Drastic changes in Supreme Court doctrine require citizens to reorder their affairs rapidly, undermining their trust in the judiciary. Stare decisis has traditionally limited the pace of such change on the Court. It is a bulwark against wholesale jurisprudential reversals. But, in recent years, the stare decisis doctrine has come under threat.
With little public or scholarly notice, the Supreme Court has radically weakened stare decisis in two ways. First, the Court has reversed its long-standing view that a precedent, regardless of the quality of its reasoning, should stand unless there is some special, practical justification to overrule it. Recent decisions instead claim that “poor reasoning” in a prior decision justifies overruling cases. Second, the Court has discredited older precedents. The Court has claimed such older decisions have less weight because they may have violated individual rights during their life span.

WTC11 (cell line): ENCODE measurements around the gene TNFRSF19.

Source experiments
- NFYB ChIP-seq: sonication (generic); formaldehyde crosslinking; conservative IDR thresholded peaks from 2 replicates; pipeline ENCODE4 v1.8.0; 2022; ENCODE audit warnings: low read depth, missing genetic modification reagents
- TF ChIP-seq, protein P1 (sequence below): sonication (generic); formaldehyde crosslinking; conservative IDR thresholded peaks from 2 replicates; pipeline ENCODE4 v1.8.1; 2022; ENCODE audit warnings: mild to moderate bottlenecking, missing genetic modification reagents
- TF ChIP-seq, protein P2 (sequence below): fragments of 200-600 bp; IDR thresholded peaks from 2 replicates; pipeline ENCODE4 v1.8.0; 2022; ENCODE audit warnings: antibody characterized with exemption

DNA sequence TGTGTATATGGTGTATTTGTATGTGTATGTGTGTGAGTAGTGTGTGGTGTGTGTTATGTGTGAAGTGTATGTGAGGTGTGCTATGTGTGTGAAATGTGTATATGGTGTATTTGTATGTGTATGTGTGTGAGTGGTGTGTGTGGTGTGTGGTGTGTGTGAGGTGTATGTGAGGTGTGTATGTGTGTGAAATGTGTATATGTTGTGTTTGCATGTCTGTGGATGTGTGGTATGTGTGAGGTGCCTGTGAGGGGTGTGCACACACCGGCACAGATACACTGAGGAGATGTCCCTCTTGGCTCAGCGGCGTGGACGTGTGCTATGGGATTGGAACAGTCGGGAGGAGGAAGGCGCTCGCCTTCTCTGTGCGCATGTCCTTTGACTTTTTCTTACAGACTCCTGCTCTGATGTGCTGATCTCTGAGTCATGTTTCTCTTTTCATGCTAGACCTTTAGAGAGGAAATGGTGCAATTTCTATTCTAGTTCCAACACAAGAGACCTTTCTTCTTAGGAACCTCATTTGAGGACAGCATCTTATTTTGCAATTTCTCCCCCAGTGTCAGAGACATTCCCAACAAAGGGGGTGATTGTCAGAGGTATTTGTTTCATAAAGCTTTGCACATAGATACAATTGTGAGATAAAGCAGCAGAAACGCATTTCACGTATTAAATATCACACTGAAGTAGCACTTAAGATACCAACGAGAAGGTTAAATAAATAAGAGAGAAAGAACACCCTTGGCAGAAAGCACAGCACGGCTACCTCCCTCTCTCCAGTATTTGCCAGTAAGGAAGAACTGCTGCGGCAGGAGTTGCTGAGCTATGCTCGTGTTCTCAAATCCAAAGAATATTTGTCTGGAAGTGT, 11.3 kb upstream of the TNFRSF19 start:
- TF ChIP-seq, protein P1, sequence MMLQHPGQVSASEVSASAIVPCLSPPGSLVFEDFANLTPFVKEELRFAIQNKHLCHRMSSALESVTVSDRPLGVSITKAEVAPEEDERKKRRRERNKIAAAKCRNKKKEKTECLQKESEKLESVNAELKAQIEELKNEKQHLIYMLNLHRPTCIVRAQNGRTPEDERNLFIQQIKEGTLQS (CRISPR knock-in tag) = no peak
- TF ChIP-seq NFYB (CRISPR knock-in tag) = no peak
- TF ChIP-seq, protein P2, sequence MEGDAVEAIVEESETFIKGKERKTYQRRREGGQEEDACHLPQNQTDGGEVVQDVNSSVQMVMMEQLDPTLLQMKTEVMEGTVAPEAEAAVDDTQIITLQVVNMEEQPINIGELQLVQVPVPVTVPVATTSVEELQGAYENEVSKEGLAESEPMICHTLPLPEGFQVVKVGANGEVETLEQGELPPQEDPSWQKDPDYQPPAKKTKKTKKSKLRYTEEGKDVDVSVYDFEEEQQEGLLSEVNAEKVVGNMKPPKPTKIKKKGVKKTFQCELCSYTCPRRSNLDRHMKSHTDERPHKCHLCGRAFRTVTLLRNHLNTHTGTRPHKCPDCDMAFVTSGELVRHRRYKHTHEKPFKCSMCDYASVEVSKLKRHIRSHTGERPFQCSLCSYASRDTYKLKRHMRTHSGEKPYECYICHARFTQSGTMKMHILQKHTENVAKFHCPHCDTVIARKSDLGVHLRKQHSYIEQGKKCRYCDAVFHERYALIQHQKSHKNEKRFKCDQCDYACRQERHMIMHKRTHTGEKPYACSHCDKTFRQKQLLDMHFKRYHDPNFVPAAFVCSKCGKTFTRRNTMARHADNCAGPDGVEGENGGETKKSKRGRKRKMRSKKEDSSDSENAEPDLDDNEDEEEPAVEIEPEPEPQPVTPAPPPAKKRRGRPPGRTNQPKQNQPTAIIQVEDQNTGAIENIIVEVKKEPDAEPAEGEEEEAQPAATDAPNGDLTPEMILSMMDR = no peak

The radical weakening of stare decisis presents a grave threat to legal stability. Justices can always find reasoning they believe is “poor” in prior decisions, which they can also claim have long violated citizens’ rights. Under this formulation, stare decisis provides little restraint against changing course. It also opens the door to “wave theories” of stare decisis, whereby new Justices seeking rapid change can claim fidelity to a weak version of stare decisis early in their careers, only to suggest a stronger version later to protect their own decisions.
This weakening of stare decisis has deep analytical flaws that would allow perpetual changes to legal doctrine based simply on the current Justices’ preferences. The Court must not accept the alarming effects this movement would have on legal stability, doctrinal consistency, and judicial legitimacy.